UN adopts draft climate change deal in Paris
Climate change experts and negotiators from 195 nations agreed on a draft this afternoon for a pact to save mankind from disastrous global warming, raising hopes that decades of arguments will finally end with a historic deal in Paris.The planned pact would aim to break the world dependence on fossil fuels, slashing the greenhouse gas emissions from burning oil, coal and gas that are causing temperatures to rise dangerously.Negotiators finalised the draft after an often tense talks in Le Bourget on the northern outskirts of Paris.However, ministers still need to resolve many extremely contentious points during a scheduled five days of talks starting on Monday, but delegates are said to have felt the foundations had been laid for success. Money has long been one of the biggest sticking points in the UN negotiations, and it remains so in Paris.A recent report by the Organisation for Economic Cooperation and Development estimated climate finance flows to developing countries reached $62 billion in 2014. Climate change could also push more than 100 million people into extreme poverty by 2030 by disrupting agriculture and fuelling the spread of malaria and other diseases, the World Bank said in a recent report that was released just weeks ahead of a U.N. climate summit in Paris, the report highlighted how the impact of global warming is borne unevenly, with the world’s poor woefully unprepared to deal with climate shocks such as rising seas or severe droughts.
The adoption of a draft text of an agreement is dense 48-page document agrees on the need for urgent action to combat climate change, but contains wide gaps on the most contentious issues. Less developed countries are demanding finance to pay for the costly shift to renewable technologies, as well as to cope with the impact of climate change and they say rich nations are refusing to honour previous commitments to muster 100 billion euros a year from 2020 to finance the shift to clean energy and shore up climate defenses. Developing countries have fewer resources and receive less support from family, community, the financial system, and even social safety nets to prevent, cope and adapt and as one of those keenly following events in Paris, I can only hope for a positive outcome. How to help poor countries and poor communities within countries deal with climate change is one of the crunch issues in talks on a global climate accord that’s should be addressed.The statistics are suitably shocking and I hope they force world leaders to sit up and take notice.No doubt the Paris deal needs to support the poor and vulnerable communities to cope with unavoidable climate crises better, and to be more resilient to a changed climate.Despite pledges to rein in emissions of carbon dioxide and other global warming gases, climate change isn’t likely to stop anytime soon.Carbon emissions are expected to rise for many years as China, India and other developing countries expand the use of fossil fuels to power their economies.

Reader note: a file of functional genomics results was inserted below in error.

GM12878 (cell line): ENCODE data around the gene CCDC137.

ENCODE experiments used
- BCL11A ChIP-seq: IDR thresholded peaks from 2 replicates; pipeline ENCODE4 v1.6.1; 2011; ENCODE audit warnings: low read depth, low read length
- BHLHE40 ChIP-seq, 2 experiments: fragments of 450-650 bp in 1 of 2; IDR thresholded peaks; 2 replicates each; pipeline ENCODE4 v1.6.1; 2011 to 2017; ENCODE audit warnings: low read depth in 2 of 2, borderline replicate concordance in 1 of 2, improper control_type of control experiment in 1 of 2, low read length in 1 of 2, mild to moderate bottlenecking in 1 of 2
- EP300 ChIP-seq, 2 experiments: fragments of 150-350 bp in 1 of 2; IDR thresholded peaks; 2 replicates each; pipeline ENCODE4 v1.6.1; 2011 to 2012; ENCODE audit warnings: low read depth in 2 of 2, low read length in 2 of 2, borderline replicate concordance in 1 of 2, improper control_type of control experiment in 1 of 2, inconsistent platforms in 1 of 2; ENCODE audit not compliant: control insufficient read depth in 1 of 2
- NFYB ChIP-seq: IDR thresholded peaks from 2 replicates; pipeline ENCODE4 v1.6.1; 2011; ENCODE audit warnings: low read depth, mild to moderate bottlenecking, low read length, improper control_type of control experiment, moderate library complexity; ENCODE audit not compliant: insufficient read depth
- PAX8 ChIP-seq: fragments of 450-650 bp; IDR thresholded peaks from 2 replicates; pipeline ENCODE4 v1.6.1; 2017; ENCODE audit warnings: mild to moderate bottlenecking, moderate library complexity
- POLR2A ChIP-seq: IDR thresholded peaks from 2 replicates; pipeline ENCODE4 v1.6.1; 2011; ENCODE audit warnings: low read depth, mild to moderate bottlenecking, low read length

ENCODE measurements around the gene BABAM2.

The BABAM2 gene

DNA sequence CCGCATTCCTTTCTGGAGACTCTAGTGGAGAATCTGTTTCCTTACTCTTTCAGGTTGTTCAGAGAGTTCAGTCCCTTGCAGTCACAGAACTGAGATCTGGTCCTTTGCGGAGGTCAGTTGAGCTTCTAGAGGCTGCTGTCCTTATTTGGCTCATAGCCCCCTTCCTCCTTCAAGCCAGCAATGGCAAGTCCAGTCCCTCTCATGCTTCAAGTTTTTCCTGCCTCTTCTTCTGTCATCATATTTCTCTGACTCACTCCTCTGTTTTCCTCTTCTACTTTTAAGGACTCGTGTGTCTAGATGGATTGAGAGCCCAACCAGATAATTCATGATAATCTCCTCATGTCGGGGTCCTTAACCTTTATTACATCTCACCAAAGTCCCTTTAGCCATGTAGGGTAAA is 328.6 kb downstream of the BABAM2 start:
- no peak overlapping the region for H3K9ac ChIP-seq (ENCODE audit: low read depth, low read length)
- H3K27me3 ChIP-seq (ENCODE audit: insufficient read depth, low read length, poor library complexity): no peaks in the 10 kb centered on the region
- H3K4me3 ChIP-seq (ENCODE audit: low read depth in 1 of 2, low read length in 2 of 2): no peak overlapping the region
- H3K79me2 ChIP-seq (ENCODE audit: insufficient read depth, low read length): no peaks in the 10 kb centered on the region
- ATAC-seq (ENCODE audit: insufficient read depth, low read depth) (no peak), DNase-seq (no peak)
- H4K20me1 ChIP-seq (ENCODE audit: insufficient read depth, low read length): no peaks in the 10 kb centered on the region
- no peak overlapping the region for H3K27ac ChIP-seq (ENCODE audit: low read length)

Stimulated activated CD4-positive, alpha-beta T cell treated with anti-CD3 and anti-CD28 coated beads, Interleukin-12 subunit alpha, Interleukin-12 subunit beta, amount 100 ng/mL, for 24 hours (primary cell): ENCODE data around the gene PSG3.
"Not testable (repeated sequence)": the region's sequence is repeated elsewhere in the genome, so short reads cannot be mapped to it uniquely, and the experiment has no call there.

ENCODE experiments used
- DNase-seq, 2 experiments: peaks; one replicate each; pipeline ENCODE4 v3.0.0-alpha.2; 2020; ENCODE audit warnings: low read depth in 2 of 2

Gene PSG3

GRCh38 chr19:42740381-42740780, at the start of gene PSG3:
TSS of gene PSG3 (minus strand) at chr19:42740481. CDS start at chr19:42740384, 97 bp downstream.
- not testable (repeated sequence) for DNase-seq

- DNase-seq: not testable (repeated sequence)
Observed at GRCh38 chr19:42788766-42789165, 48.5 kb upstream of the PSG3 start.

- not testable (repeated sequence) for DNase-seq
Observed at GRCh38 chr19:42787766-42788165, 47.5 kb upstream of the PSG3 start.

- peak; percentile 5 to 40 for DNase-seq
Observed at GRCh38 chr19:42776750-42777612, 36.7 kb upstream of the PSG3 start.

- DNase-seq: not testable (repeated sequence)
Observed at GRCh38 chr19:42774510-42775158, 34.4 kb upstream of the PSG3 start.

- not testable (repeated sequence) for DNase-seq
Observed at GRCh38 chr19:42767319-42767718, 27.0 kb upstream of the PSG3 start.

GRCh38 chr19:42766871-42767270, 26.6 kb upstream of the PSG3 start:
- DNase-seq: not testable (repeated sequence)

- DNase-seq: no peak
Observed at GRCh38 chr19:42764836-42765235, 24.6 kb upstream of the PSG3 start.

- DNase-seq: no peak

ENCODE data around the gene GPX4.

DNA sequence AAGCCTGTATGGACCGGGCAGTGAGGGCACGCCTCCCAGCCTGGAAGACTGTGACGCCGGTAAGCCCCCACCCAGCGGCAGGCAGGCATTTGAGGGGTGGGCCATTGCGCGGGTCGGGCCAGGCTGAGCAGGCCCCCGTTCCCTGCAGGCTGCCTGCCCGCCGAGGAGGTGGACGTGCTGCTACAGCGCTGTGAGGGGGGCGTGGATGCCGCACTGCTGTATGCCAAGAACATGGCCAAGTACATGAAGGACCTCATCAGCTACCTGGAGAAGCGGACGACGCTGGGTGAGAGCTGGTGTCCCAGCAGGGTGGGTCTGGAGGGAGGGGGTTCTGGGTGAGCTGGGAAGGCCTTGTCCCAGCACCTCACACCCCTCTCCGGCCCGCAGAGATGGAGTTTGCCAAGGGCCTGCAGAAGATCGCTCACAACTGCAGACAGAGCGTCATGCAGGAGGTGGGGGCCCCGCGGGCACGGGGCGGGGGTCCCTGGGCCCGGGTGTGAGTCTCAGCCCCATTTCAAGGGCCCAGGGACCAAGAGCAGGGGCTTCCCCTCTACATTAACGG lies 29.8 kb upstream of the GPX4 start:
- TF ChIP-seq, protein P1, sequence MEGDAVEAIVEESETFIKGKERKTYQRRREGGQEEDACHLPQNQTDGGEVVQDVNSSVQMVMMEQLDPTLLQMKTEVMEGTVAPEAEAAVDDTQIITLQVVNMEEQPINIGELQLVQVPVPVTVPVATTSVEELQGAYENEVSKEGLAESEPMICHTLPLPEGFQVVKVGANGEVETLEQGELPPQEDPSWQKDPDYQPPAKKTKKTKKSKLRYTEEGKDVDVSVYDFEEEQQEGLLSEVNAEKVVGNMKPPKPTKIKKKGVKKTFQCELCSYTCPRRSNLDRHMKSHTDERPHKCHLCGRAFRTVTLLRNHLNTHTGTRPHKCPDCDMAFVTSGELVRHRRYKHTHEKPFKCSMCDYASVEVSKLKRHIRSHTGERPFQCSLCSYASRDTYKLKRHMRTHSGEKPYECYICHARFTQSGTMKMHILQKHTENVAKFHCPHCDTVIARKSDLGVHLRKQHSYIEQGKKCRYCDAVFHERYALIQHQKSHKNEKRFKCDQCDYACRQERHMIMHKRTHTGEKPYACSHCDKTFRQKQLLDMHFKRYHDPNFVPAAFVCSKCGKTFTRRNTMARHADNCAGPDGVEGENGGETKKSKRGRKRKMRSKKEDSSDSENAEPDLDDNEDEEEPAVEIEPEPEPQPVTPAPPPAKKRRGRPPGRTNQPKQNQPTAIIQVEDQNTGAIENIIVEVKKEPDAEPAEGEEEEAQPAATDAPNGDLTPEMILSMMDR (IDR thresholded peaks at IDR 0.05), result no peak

Efforts to protect the poor, such as generally improving access to health care and social safety nets, and targeted measures to upgrade flood defenses and deploy more heat-tolerant crops could prevent most of the negative consequences of climate change on poverty especially in Africa.Scientists warn our planet will become increasingly hostile for mankind as it warms, with rising sea levels that will consume islands and eat away at populated coasts, as well as catastrophic storms and droughts.Small island nations vulnerable to rising sea levels, which are often railroaded by the powerful in the climate talks, also expressed cautious optimism about the draft agreement.But no one in Le Bourget is optimistic that a December 11 deal is guaranteed.An Australian Scientist attending the event in Paris told me that these pledges, if fulfilled, would still fall far short of what is needed to cap warming at 2.0 degrees Celsius equivalent to 3.6 degrees Fahrenheit below pre-Industrial Revolution levels. He does believe there is deep disagreement on how to structure a review process for these national plans.The stock takes would take place every five years but there is division over when they would begin and if they would seek to strengthen countries commitments, or just review them. Another fundamental issue still up for debate is what temperature limit to aim for. A majority of nations, mostly the smaller ones, want to aim for 1.5 degrees C.The United States, China, India and some of the other biggest polluting nations want to enshrine 2 degrees C as the goal, which would allow them to emit more gases for longer.